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Time is up for ‘tax advantage investments’

THE biggest industry in this town at the moment seems to be built around bashing the Australian Taxation Office and their staff. Our daily newspapers have run stories centred on the disallowance by the Taxation Office of claims made by taxpayers for deductions of amounts invested in what are euphemistically called “Tax advantaged Investments”.

Three years ago I wrote in Business News: “I for one, would caution all potential investors to review these investments before making any decision to part with their hard earned money. My experience certainly suggests that these projects have a very short life span and given the choice of investing in one of these projects or paying the tax, I would opt to pay the tax.”

Now the ATO has issued a number of assessments in respect of a large number of projects disallowing the claims that have been made by participants.

This has prompted the creation of all manner of fighting funds and associations to combat the ogre of the ATO.

The question that has eluded me through all of this publicity is whether the investor was aware of the nature of the investment at the time of making it and whether, because of the potentially large tax deduction, the ATO would be prepared to sit back and allow the claims made.

If the investor was not aware of the nature of the investment, then was the adviser who recommended the investment aware of the nature of the project.

Were the tax deductions ever in doubt?

It would have been patently obvious to anyone that claims of the nature being made by the promoters of these arrangements would attract the attention of the ATO.

Business News spoke with Ms Cheryl-Lea Field, Assistant Commissioner, Small Business Section and spokesman on these matters at the ATO here in Perth. Ms Field was happy to place the process of the denial of deductions in the proper context.

“The ATO utilises a process of self-assessment. Under that system, returns as lodged by the taxpayer are accepted on face value,” Ms Field said.

“The ATO then has a community obligation to undertake due diligence checks of the assessments that have issued. If the assessments are seen to be wrong then the ATO will issue amended assessments to rectify the error.

“One such error would be the allowance of deductions when they are considered not to be so.”

Under self-assessment, the ATO is allowed to go back four years on normal assessments and six years if they were to apply Part IVA of the Act and consider something to be tax avoidance in nature.

The point that Ms Field was very careful to make was that the ATO has not changed the law to disallow these claims. The normal self-assessment process as outlined above revealed that there were deductions being claimed that were not necessarily allowable. The ATO then fulfilled its community obligations and investigated the cases in more detail.

Having performed a thorough investigation they came to the view that the claims were not allowable. Ms Field emphasised that the decision that was taken to amend the assessments was not taken lightly. The ATO is very confident of its cases and sees that the Courts will uphold their decision.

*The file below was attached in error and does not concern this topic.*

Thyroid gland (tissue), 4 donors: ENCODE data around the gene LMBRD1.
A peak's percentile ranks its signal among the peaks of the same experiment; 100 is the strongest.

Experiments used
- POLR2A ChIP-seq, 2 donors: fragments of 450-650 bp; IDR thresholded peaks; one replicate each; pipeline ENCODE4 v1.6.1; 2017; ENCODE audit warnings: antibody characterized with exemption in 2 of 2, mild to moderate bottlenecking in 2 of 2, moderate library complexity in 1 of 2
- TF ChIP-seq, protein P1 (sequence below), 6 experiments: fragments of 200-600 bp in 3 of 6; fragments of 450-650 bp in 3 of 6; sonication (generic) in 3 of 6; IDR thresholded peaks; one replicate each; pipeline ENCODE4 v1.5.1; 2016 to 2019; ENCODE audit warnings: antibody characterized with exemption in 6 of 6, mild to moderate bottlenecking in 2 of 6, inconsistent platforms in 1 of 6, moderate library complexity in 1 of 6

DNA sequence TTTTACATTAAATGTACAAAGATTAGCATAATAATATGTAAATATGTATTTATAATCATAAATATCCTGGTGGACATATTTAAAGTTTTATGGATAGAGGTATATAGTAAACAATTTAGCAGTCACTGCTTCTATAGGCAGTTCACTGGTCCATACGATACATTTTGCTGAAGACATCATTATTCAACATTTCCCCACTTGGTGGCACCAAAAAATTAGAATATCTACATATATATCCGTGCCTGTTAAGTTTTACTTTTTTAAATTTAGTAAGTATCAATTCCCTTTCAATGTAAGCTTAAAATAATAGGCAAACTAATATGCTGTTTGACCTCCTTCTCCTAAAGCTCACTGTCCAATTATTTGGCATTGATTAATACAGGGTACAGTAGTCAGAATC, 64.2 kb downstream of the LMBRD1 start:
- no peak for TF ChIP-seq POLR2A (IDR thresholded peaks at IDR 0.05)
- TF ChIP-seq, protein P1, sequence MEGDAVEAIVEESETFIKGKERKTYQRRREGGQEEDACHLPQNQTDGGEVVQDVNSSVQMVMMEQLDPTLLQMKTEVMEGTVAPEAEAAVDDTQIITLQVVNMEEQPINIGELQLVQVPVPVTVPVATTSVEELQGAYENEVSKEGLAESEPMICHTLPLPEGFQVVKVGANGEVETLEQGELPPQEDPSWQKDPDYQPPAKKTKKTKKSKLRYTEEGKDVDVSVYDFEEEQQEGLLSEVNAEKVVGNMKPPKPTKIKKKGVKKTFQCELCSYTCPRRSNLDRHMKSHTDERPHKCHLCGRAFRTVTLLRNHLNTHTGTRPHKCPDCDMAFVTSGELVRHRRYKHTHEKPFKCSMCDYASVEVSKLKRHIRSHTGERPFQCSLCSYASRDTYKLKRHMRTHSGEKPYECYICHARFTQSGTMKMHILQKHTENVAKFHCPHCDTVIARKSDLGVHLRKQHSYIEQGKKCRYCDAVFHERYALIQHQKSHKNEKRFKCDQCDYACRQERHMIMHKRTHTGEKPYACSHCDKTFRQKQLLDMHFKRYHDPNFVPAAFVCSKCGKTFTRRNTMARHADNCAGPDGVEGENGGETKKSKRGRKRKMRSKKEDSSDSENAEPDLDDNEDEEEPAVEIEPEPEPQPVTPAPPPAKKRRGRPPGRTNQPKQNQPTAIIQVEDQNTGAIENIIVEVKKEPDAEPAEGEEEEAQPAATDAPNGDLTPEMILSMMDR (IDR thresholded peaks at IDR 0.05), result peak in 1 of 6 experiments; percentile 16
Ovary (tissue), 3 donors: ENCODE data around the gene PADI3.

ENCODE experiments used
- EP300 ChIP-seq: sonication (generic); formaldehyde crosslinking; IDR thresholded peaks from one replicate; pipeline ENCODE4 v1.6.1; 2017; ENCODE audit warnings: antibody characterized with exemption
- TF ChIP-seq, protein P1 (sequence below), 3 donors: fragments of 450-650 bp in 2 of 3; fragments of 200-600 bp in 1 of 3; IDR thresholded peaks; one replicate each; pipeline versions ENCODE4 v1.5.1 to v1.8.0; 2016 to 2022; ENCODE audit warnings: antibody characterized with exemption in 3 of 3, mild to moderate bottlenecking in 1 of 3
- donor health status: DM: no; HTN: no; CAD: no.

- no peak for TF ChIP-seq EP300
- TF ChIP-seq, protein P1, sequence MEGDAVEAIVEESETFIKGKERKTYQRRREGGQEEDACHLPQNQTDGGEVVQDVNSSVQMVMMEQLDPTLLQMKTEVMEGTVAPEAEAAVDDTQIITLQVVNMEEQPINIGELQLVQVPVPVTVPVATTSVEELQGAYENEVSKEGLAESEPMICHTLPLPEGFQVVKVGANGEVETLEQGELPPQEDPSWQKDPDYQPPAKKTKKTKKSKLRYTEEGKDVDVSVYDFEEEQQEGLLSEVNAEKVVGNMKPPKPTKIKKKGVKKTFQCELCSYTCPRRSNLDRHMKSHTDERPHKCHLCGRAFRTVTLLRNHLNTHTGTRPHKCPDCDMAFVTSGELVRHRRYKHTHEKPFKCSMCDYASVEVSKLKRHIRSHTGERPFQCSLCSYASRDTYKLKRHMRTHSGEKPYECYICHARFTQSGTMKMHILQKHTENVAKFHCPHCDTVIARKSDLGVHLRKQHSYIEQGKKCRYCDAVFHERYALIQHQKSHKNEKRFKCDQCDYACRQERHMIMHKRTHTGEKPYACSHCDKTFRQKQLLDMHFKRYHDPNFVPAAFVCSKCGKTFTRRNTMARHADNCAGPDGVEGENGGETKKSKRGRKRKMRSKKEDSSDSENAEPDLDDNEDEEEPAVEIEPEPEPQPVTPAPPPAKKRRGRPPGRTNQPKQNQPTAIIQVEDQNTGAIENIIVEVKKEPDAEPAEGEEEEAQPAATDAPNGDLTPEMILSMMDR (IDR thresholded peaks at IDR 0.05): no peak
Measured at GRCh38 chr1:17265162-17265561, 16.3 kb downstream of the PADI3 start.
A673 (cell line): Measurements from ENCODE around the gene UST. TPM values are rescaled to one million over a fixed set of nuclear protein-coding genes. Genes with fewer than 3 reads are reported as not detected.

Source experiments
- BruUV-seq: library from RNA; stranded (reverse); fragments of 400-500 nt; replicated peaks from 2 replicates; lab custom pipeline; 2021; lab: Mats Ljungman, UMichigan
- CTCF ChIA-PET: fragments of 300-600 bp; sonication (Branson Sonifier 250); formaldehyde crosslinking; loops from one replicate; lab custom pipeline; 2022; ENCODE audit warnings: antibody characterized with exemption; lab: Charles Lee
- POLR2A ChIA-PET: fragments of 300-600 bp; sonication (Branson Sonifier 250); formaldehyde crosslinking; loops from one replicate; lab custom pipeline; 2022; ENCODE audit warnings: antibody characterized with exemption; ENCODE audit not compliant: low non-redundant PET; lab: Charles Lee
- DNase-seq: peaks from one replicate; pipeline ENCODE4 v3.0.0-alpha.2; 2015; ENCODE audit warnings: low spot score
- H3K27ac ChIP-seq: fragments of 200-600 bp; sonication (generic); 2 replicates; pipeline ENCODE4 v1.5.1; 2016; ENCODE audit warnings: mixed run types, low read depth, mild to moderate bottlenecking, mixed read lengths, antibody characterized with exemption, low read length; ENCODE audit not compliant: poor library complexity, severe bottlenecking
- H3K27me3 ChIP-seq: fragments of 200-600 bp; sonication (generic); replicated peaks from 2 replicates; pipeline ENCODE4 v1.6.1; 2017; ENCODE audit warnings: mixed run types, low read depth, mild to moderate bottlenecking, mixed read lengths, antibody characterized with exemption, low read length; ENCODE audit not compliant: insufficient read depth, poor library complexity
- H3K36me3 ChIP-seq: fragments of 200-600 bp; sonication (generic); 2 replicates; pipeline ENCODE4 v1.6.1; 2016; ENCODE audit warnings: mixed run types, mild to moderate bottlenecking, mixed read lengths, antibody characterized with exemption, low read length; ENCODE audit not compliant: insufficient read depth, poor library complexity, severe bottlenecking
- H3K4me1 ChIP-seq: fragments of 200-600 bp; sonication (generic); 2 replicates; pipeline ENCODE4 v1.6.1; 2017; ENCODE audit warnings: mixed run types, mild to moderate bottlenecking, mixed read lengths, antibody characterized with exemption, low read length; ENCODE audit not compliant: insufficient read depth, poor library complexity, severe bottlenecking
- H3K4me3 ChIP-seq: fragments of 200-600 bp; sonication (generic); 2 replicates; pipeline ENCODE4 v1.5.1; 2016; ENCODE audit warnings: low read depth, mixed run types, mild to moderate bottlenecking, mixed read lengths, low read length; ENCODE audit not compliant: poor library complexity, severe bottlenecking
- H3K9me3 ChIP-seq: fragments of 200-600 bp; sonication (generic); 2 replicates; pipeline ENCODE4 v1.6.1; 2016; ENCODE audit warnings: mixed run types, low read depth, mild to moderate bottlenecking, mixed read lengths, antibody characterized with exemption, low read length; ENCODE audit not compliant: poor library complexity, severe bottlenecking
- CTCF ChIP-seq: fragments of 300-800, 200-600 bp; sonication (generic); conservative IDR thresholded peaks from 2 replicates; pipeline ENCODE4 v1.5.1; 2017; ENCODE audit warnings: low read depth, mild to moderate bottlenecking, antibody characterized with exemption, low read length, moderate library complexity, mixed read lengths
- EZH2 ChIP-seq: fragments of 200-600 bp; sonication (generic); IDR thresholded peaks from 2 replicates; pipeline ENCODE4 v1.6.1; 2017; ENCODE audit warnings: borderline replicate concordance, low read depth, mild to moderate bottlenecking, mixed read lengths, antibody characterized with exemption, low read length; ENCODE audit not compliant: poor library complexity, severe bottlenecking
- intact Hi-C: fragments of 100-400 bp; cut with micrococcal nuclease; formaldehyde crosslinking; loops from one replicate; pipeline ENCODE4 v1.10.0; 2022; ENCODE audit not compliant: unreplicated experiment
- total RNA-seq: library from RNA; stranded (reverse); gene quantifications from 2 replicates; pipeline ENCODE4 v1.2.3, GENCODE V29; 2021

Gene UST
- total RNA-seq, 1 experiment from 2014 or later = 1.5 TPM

Of the cases that have been disallowed in the realm of Tax Advantaged Investments, none have had product rulings issued in respect of the projects. The existence of a product ruling does not guarantee the allowance of deductions, anyway.

If there has been a material departure from the information that was provided to the ATO in making their ruling, then the ATO is perfectly at liberty to disallow a claim that had previously been ruled to be allowable.

The supposedly heartless ATO has gone to great lengths to ensure that it has provided support structures for those investors affected by these disallowances. They have provided a telephone assistance service for those taxpayers finding themselves in the position of owing money to the ATO. In addition, they are conducting seminars and field visits to the regional centres of WA such as Kalgoorlie, Bunbury etc to provide face-to-face contact and explanation to investors.

Ms Field did indicate that there had been a considerable amount of misinformation in respect of this whole area. The ATO had been the butt of considerable criticism over the last few months. However, the ATO is confident of its case and will pursue the matters through the court system. Already the Budplan cases are being listed for hearing in June of this year. It is hoped that the other cases will have similar trial dates so as to try and finalise what has been a long running saga.

For those promoters out there who thought that this was purely the problem of the advisers and their clients, be warned, the ATO is looking at the next line of defence. Should there be any suggestion of fraud they will view this with the requisite attention and refer the matters to the appropriate authority for investigation.

In an effort to provide the opportunity for the aggrieved investors to put their side of the story, this columnist made four attempts to contact the lawyer from the relevant firm to discuss their position. Not having had the courtesy of a return phone call leads this columnist to question their ability to represent such a large number of investors adequately.

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